An invasive moth is on the rise throughout parts of Maine, including Lincoln County, according to local scientists and doctors.
The browntail moth, recognized by its white wings and golden body, is relatively harmless in its adult stage. Yet in its caterpillar (larval) stage, the browntail moth’s hairs are both toxic and easily transferable. The hairs cause a rash similar to poison ivy and become especially dangerous when inhaled.
Chuck Jewitt, of Nobleboro, first encountered browntail moth caterpillars last August when he noticed seemingly random breakouts of a rash every time he worked outside in his shed.
“It’s this awful, itchy, prickly, red rash,” said Jewitt.
Though his doctor said the rash was from poison ivy, he was skeptical.
“I know what that looks like,” said Jewitt, noting he didn’t see any around the area he was in.
When Jewitt finally got the correct diagnosis, he went home to investigate. Sure enough, he had a small infestation of browntail moth webs.
Even when dormant in their colonies of white silk webs in the early fall through spring, the browntail moth’s toxic hairs can linger in the air and surrounding area.
This June, Jewitt noticed the familiar rash appearing on his forearms and neck. He said he went to a doctor at LincolnHealth who immediately knew what it was.
“He said he had given treatment to about three people before me earlier that day,” said Jewitt.
Jewitt said he wants to get the word out about the moths so people can take the necessary precautions.
This is precisely what Forest Entomologist Charlene Donahue has been trying to do as well.
The browntail moth has been prevalent in areas of Maine since the early 1990s, with its first appearance noted in 1913. Originally from Europe, the browntail moth spread to Massachusetts in the late 19th century and slowly made its way up north.
Though always present, the outbreak last year was noticeably worse.
“What keeps them under control most of the time hasn’t been well-studied,” said Donahue.
She said that lack of knowledge of the browntail moth simply came down to priority.
“It was a really a small problem in a big world,” she said.
Now researchers throughout Maine are trying to gain an understanding of what attracts the moths to certain areas of Maine and why they have grown out of control the last couple years.
One theory as to what kept them under control involves a fungus that may have killed the browntail moth. Dr. Ellie Groden from the University of Maine is studying the fungus this summer and its possible links to the moth.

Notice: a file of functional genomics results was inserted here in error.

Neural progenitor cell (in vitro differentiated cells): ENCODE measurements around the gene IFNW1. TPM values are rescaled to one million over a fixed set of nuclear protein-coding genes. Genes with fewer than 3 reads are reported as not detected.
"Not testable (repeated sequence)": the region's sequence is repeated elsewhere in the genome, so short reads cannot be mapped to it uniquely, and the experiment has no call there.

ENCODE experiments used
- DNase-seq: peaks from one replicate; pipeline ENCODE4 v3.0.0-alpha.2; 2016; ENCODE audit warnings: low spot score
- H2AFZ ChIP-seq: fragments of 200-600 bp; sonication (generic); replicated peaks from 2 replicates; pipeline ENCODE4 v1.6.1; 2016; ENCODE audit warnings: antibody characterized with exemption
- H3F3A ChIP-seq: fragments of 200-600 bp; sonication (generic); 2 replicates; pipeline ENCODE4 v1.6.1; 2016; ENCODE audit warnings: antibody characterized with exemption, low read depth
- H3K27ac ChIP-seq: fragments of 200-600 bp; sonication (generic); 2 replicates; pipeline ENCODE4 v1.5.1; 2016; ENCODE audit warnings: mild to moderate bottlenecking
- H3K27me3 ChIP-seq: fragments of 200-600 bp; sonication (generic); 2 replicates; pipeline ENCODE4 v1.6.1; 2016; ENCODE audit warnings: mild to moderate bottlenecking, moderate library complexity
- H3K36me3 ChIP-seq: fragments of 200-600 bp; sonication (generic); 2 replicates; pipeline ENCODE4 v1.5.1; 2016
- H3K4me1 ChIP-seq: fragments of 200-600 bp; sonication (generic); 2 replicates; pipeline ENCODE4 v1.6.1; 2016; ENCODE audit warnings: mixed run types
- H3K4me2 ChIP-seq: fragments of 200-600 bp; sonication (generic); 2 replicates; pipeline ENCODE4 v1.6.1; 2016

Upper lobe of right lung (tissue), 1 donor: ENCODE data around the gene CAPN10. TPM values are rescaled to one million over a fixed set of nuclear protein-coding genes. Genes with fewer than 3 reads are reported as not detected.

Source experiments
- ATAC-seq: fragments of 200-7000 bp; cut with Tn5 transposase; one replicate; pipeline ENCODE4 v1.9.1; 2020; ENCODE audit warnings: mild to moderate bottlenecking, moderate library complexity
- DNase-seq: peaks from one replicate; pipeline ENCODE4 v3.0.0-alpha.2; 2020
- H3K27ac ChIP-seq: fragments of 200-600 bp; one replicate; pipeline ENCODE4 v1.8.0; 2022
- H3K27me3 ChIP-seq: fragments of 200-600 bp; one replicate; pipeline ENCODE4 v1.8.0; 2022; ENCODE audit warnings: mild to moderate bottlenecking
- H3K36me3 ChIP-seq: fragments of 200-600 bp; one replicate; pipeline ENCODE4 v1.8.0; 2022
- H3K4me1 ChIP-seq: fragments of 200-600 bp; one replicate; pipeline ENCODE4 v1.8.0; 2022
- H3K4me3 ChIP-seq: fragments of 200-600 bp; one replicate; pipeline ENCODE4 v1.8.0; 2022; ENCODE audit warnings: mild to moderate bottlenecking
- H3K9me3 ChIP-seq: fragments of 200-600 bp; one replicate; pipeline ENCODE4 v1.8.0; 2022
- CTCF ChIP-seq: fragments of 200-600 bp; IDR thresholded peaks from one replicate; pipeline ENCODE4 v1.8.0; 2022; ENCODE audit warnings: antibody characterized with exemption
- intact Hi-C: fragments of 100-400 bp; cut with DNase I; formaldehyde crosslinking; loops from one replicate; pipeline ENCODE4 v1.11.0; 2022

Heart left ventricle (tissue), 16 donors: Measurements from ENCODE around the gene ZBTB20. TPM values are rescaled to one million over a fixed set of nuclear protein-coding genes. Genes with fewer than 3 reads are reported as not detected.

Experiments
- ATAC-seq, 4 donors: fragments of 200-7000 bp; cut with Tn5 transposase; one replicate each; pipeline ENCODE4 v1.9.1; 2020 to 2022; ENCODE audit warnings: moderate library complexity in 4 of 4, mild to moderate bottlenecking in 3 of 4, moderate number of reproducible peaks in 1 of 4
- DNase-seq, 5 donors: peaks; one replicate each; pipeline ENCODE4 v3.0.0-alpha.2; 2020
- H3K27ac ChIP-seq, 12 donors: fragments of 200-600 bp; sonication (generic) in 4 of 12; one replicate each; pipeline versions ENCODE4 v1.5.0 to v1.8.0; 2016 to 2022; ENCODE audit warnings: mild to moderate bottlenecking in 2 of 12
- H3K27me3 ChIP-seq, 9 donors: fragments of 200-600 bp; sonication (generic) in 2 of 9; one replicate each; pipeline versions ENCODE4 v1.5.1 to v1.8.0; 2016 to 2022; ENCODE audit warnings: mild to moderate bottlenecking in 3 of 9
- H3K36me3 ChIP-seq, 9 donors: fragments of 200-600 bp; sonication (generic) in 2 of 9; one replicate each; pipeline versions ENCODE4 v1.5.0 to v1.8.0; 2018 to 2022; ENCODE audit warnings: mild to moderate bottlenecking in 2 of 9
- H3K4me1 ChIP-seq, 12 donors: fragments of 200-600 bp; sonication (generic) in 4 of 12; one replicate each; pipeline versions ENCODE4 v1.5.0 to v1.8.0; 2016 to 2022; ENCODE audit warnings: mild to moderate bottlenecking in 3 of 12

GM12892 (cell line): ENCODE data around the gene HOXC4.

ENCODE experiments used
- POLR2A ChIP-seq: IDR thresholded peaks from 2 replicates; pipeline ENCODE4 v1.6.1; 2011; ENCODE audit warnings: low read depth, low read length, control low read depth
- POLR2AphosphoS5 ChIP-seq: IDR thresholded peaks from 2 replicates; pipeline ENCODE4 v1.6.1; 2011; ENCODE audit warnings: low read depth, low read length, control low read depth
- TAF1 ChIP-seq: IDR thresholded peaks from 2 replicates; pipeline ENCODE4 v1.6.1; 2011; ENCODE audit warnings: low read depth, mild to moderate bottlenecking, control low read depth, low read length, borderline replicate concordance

The fungus, Entomophaga aulicae, seems to only target browntail moths.
“It seems to be species-specific,” said Donahue, saying it hasn’t been shown to harm other types of caterpillars. “It’s like how our colds can’t spread to our dogs.”
The caterpillars are most easily recognized by their brown, hairy body and two red dots that appear toward the tip of their head.
In the caterpillar stage, the browntail moth will feed on leaves, mostly oak and apple, defoliating the trees. While only 2 millimeters in size in the fall, the caterpillars did more than 10,000 acres of damage last year.
Donahue surveyed forests in the area again this year and should have the results soon. She viewed the scope of damage from a plane at 1,500 feet to judge how much defoliation could be observed in the trees below.
Donahue said that trees need at least 50 percent defoliation to observe their damage from the air. The fact that so much damage was caused last year showed a great population increase in 2015. As a result, she said she knew this year was going to be a lot worse.
However, there are things people can do to protect themselves from the browntail moth.
The browntail moth is in its caterpillar stage for nine months, from August to June, and is dormant during the winter. That means the risks for rash and irritation are most prevalent in early fall and late spring. During this time, the Maine Department of Agriculture, Conservation, and Forestry recommends extreme caution when working around red oak and apple trees.
Cocoons and winter webs should be removed immediately upon sighting. They should be dampened with water before removal to prevent the hairs from spreading. Once removed, they can be submerged in soapy water or burned.
The Maine Department of Agriculture, Conservation, and Forestry also notes that it’s important to remember the toxic hairs can linger for up to two years after the infestation is removed. The light hairs are easily airborne and can spread quickly to surrounding areas. That’s why it’s ideal to remove them during the winter months before the caterpillars grow their most toxic hairs in the spring.
Donahue also recommends checking produce and surrounding areas for infestation. She said she has received many calls asking if the hairs could transfer to gardens. While some foods that can be easily scrubbed could be okay, she said she does not advise eating any exposed produce that is harder to wash, such as leafy greens.
For more information about the browntail moth and how to remove an infestation, go to http://goo.gl/TV1f0L.